I am beautiful.
I am successful.
I am a student.
I am a wife.
I am a daughter.
I am an aunt.
I am a friend.
I am disabled.
And I am at a high risk of dying from COVID-19.
I should not need to be any of these things for my life to have value. That I am alive should be enough. But right now, I am being told — along with hundreds of thousands just like me — by the state of California that we are not worth protecting from this virus.
In December, the CDC's Advisory Committee on Immunization Practices recommended that people with high-risk medical conditions be given the COVID-19 vaccine at the same time as non-front-line health care workers. But in late January, you completely scrapped that plan. Instead, you are recommending a basic age-based grouping in prioritizing vaccine distribution. By doing so, you are neglecting the health and safety of all Californians living with disabilities.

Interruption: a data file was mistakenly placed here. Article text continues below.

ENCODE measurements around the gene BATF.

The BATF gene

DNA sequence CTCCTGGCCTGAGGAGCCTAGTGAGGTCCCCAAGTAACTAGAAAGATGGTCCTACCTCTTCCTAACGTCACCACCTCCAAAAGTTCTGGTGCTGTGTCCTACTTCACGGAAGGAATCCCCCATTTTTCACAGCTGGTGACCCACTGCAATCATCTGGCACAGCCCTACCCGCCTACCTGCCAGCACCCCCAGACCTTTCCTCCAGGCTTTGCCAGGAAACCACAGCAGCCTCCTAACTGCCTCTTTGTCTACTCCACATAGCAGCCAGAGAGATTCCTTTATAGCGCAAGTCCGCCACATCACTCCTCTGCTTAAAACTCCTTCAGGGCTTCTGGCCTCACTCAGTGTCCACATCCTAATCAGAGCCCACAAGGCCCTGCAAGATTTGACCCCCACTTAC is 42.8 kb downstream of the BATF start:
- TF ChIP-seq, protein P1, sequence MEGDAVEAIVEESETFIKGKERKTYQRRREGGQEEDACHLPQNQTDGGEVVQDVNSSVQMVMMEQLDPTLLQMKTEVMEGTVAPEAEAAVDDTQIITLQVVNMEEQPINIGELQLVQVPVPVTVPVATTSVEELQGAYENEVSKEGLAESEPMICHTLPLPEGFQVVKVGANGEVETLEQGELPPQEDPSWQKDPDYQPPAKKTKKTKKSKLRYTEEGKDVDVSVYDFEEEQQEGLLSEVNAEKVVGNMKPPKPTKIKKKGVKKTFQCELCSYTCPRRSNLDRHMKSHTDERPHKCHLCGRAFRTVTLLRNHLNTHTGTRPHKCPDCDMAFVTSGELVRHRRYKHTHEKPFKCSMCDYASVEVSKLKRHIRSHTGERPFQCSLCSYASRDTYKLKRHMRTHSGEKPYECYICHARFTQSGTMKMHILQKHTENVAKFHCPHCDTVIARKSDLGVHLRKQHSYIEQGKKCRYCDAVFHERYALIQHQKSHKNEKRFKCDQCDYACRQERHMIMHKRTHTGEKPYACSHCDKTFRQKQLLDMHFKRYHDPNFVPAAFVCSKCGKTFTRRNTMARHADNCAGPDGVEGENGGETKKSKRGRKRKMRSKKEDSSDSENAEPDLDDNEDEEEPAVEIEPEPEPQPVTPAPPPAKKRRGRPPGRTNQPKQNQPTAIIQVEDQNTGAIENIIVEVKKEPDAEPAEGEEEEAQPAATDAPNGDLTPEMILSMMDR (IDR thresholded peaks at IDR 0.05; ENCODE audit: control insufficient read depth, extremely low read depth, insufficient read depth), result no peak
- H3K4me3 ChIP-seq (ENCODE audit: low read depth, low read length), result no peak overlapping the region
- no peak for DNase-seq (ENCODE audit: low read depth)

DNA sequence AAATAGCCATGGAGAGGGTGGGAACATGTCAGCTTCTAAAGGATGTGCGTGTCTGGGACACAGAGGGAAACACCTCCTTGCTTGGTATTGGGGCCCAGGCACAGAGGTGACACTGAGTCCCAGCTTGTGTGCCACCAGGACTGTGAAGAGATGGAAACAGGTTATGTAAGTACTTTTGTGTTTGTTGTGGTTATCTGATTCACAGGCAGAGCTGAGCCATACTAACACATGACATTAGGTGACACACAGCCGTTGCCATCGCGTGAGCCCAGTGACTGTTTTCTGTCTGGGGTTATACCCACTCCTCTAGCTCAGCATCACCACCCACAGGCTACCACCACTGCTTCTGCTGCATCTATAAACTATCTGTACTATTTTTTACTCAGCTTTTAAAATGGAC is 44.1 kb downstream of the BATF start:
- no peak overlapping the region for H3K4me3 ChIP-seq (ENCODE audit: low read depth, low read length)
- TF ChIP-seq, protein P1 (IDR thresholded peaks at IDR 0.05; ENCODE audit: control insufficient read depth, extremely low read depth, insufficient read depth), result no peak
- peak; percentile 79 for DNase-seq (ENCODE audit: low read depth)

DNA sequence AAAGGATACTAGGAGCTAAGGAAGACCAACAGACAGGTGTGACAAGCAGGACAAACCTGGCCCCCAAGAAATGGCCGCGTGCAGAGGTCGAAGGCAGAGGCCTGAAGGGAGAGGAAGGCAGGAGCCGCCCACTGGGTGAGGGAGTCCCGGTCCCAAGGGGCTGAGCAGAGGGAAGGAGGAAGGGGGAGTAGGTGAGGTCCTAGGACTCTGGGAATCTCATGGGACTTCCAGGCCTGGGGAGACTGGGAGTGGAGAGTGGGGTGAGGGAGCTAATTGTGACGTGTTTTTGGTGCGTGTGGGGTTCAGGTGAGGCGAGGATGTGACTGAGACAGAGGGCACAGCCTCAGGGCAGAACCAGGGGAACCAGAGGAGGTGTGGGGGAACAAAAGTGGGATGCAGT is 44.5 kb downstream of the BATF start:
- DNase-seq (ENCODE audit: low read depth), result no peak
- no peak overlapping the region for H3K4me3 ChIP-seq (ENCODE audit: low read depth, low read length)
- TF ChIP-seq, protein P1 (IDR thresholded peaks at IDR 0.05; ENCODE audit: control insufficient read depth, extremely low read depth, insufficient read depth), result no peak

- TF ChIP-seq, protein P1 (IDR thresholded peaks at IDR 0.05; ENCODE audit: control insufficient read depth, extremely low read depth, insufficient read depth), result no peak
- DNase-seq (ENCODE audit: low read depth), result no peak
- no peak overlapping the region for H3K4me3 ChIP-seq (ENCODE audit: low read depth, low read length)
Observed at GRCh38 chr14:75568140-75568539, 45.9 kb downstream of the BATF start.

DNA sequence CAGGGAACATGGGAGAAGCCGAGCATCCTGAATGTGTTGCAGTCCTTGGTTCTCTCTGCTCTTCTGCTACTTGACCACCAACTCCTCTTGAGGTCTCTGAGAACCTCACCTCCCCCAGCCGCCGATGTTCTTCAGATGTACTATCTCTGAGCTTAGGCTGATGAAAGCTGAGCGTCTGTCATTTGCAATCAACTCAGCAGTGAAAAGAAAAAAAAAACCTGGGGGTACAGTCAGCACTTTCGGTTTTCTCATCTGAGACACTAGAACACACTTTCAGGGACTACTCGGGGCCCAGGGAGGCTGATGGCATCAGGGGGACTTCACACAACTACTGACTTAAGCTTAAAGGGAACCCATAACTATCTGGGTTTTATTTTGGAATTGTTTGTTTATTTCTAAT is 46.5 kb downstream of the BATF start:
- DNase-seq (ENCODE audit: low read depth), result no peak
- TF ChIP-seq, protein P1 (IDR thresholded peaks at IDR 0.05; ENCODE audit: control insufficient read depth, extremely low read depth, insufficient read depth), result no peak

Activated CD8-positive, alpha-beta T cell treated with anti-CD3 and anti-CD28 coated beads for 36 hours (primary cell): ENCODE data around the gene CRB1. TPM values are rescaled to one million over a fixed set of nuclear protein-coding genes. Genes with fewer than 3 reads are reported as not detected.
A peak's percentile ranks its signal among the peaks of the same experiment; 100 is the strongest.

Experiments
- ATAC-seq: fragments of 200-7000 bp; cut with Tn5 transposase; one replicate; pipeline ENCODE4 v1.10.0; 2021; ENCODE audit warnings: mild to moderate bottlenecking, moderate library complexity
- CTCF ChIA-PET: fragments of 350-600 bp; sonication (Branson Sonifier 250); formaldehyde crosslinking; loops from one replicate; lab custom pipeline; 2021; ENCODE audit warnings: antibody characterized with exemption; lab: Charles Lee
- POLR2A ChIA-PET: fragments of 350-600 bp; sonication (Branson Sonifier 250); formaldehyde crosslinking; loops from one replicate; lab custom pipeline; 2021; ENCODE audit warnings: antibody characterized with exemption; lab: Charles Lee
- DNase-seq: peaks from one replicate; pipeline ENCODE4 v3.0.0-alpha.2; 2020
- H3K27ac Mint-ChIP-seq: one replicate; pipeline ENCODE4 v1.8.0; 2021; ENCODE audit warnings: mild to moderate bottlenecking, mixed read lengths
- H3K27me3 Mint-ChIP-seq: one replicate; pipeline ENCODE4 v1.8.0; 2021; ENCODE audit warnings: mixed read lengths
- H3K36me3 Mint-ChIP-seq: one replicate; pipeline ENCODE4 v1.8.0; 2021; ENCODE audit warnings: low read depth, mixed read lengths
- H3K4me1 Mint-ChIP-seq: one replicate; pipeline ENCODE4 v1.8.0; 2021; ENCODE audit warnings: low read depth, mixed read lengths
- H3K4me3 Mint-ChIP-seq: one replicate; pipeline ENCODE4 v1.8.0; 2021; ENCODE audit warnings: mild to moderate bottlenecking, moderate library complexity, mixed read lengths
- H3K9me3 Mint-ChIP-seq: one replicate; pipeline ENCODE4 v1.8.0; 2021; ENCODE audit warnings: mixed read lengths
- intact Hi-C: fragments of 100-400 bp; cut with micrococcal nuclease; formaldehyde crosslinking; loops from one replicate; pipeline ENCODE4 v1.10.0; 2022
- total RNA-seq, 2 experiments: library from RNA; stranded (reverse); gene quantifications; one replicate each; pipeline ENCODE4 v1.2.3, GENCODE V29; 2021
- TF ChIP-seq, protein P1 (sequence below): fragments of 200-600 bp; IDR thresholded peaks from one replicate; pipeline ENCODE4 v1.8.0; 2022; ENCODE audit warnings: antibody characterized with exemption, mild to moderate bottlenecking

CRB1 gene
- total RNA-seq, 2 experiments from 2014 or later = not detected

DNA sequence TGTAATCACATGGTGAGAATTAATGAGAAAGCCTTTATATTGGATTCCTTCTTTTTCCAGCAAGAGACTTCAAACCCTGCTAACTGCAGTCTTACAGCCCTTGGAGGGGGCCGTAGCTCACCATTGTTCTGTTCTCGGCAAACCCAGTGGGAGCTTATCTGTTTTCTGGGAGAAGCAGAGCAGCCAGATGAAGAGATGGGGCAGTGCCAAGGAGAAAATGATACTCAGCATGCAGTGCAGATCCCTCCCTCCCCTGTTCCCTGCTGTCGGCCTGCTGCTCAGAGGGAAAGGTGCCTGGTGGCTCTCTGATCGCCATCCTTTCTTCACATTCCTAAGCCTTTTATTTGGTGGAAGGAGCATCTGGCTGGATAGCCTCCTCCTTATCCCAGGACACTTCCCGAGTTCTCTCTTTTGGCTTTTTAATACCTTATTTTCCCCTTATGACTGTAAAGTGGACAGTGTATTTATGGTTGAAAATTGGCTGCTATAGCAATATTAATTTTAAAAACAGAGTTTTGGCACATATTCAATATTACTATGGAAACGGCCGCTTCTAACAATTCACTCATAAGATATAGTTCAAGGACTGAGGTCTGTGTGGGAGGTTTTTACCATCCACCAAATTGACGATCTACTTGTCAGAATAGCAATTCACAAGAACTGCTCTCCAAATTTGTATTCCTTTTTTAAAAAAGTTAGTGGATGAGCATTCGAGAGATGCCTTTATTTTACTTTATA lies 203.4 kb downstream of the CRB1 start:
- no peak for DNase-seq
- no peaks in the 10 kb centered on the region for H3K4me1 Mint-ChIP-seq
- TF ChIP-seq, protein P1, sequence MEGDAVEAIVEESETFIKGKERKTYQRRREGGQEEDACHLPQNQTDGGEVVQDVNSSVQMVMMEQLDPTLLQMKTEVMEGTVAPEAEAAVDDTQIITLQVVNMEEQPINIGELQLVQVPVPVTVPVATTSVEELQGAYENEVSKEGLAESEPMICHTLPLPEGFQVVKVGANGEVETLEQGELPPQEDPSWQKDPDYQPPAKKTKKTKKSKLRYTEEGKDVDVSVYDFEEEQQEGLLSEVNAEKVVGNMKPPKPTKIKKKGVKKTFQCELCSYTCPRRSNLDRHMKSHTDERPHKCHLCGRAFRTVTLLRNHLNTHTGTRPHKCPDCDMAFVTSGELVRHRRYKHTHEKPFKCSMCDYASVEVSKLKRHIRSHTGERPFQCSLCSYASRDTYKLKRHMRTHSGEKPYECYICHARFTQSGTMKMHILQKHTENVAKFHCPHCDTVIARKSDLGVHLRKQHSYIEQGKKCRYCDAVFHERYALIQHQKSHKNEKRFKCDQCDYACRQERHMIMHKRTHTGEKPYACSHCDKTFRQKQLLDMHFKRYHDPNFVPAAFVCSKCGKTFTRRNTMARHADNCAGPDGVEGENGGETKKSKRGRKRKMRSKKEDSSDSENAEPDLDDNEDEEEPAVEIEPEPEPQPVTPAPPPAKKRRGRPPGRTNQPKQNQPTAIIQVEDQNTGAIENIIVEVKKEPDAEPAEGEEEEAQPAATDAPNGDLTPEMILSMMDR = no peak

We disabled people often need help with the basic activities of daily life: getting in and out of bed; eating; bathing. Not everybody with disabilities lives in long-term care facilities that have been devastated by COVID-19, and not everybody with a disability is elderly; yet we are susceptible to the same dangers. We rely on kind, loving people who come into our homes to do essential work for us every day. Sometimes our caregivers work even when they are sick because there is no other option for us.
We need the compassionate care of our government. We are at a much higher risk of getting and dying from COVID-19, and we are helpless to stop this on our own. It is not our fault that we need the help of multiple people every day, or that our lungs don't work at full capacity, or that our immune systems are compromised.
Your citizens are begging for help. No, we are dying for help.
Do not leave us to flounder in the ocean without a lifeboat. We will not survive. Gov. Newsom, you must expand access to the vaccines to those of us whose lives depend on it.
I am a woman.
I am creative.
I am an athlete.
I am a granddaughter.
I am a sister.
I am a colleague.
I am disabled.
I have a voice.
And I will use it.
Jennifer Panighetti lives in Mountain View.
This story contains 404 words.
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